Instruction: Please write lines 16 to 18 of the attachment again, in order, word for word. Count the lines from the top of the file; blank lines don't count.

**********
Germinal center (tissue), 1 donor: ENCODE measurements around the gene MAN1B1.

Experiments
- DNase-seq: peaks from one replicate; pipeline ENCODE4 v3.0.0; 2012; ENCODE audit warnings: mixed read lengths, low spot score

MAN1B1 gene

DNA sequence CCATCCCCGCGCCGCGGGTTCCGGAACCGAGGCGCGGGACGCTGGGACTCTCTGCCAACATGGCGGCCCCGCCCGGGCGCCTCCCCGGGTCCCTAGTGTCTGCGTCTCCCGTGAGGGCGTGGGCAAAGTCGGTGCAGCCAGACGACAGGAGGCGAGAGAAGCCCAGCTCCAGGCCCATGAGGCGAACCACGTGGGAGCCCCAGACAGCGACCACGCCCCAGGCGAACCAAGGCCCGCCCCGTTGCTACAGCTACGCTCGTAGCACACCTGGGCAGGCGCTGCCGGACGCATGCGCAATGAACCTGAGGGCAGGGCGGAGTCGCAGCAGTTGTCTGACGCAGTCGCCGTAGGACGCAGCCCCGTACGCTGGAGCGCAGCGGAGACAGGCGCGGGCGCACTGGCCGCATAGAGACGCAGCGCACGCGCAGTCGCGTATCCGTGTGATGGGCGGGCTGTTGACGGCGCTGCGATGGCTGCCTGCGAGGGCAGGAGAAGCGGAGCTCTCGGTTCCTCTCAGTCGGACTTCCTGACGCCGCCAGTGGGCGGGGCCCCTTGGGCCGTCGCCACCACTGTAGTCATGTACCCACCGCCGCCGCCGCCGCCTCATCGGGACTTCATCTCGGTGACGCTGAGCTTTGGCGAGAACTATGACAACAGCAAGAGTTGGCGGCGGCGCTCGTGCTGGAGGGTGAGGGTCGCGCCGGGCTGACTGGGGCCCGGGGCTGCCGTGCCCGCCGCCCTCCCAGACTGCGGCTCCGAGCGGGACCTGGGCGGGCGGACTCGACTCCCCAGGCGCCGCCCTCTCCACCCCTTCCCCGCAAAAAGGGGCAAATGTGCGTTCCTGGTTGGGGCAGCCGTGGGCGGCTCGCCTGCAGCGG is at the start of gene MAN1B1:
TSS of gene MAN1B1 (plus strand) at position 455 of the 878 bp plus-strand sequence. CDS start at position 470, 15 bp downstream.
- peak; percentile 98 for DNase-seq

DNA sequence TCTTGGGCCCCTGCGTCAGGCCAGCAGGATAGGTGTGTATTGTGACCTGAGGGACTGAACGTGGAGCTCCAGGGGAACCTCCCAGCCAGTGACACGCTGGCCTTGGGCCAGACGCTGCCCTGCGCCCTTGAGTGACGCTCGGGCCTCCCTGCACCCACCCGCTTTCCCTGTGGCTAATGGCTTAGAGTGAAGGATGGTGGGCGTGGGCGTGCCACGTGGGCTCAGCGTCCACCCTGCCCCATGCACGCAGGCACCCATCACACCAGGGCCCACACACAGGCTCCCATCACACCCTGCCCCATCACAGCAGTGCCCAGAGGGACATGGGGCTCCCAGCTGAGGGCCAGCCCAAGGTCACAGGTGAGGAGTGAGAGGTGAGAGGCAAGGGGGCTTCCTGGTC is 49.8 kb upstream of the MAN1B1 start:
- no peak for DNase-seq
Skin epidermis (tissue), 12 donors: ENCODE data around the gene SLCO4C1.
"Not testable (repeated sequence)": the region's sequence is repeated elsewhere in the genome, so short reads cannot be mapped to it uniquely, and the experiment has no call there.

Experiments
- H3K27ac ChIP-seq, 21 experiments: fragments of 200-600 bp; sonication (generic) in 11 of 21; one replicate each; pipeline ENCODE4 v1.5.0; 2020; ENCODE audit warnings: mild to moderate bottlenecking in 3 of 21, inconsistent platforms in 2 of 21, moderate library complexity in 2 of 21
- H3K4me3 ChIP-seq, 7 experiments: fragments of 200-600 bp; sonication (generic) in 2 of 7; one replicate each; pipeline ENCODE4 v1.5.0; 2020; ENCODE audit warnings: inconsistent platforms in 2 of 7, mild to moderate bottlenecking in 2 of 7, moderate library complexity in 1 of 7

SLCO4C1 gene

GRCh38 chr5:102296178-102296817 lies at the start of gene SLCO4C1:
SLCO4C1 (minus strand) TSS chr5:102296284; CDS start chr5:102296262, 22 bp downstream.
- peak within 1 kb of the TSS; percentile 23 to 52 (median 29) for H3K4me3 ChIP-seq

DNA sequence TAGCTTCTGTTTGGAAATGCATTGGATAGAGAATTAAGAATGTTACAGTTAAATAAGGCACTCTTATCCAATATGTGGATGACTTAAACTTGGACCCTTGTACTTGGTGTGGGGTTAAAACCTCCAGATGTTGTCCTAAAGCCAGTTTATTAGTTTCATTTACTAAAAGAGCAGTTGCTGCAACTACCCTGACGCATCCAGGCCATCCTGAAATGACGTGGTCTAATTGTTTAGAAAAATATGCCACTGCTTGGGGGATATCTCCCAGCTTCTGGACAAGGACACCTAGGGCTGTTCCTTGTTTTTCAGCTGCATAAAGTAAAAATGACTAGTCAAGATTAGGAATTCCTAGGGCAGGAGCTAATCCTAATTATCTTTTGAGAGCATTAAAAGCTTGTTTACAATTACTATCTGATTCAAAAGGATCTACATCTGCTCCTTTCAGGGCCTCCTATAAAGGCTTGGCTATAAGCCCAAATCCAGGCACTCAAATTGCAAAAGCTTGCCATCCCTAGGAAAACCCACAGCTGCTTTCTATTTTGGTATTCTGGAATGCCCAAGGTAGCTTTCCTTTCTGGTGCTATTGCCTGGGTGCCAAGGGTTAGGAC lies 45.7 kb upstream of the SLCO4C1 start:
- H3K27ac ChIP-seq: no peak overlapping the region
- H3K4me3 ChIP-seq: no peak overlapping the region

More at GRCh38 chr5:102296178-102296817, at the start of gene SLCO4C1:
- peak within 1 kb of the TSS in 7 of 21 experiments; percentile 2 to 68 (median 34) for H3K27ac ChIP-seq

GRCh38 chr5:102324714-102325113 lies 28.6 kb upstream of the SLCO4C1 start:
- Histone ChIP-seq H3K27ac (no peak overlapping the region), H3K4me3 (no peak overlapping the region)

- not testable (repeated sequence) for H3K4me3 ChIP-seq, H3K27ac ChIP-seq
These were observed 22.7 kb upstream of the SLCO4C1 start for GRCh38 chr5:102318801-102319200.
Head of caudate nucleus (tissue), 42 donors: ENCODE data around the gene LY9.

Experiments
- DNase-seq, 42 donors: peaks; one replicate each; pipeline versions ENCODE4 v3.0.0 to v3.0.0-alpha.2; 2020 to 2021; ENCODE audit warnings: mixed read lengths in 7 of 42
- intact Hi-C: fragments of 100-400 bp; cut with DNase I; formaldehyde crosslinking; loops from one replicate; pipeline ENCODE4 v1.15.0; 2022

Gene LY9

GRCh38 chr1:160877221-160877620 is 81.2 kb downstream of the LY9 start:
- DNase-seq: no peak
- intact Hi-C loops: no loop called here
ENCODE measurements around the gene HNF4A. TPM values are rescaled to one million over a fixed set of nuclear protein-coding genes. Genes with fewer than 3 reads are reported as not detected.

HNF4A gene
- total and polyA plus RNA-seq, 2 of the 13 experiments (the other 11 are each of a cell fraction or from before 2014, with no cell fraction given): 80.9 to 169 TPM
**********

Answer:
GRCh38 chr5:102296178-102296817 lies at the start of gene SLCO4C1:
SLCO4C1 (minus strand) TSS chr5:102296284; CDS start chr5:102296262, 22 bp downstream.
- peak within 1 kb of the TSS; percentile 23 to 52 (median 29) for H3K4me3 ChIP-seq